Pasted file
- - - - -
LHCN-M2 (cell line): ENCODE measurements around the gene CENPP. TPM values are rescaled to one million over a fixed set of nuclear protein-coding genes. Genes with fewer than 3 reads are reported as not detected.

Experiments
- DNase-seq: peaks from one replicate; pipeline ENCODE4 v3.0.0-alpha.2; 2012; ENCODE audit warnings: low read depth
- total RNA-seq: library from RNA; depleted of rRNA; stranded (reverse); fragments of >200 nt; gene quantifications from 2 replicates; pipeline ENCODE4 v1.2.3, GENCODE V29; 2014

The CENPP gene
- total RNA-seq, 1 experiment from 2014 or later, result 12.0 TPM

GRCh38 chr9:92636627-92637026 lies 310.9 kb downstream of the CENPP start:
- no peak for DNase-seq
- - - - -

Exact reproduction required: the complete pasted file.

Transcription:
LHCN-M2 (cell line): ENCODE measurements around the gene CENPP. TPM values are rescaled to one million over a fixed set of nuclear protein-coding genes. Genes with fewer than 3 reads are reported as not detected.

Experiments
- DNase-seq: peaks from one replicate; pipeline ENCODE4 v3.0.0-alpha.2; 2012; ENCODE audit warnings: low read depth
- total RNA-seq: library from RNA; depleted of rRNA; stranded (reverse); fragments of >200 nt; gene quantifications from 2 replicates; pipeline ENCODE4 v1.2.3, GENCODE V29; 2014

The CENPP gene
- total RNA-seq, 1 experiment from 2014 or later, result 12.0 TPM

GRCh38 chr9:92636627-92637026 lies 310.9 kb downstream of the CENPP start:
- no peak for DNase-seq